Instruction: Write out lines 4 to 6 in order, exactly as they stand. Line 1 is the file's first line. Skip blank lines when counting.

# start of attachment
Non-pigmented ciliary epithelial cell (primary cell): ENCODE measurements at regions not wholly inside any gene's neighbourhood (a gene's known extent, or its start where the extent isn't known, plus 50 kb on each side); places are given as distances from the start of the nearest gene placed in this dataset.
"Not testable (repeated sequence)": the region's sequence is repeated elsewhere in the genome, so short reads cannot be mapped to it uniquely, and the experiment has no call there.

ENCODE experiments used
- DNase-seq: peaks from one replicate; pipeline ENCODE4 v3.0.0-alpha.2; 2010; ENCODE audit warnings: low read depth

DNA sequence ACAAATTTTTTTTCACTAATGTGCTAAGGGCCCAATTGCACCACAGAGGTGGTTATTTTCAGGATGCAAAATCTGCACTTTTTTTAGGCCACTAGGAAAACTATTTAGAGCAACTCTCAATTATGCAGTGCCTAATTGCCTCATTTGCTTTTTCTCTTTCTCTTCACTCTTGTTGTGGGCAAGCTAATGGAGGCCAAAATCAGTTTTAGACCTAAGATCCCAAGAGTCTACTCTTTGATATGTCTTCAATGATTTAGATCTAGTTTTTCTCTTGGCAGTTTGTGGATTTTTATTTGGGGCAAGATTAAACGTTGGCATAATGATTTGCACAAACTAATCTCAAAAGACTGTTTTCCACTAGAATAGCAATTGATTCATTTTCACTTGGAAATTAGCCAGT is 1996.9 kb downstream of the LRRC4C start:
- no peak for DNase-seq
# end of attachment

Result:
- DNase-seq: peaks from one replicate; pipeline ENCODE4 v3.0.0-alpha.2; 2010; ENCODE audit warnings: low read depth

DNA sequence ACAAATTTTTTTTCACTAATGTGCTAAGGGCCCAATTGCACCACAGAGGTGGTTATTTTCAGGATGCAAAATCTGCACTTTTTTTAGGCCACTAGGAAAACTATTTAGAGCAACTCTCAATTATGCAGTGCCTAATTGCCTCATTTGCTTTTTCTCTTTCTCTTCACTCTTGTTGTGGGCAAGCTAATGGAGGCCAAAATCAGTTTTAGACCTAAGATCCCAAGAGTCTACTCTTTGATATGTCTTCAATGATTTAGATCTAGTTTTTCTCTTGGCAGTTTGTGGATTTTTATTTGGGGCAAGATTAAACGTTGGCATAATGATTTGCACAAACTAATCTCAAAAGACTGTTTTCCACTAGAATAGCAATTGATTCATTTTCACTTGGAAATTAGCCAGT is 1996.9 kb downstream of the LRRC4C start:
- no peak for DNase-seq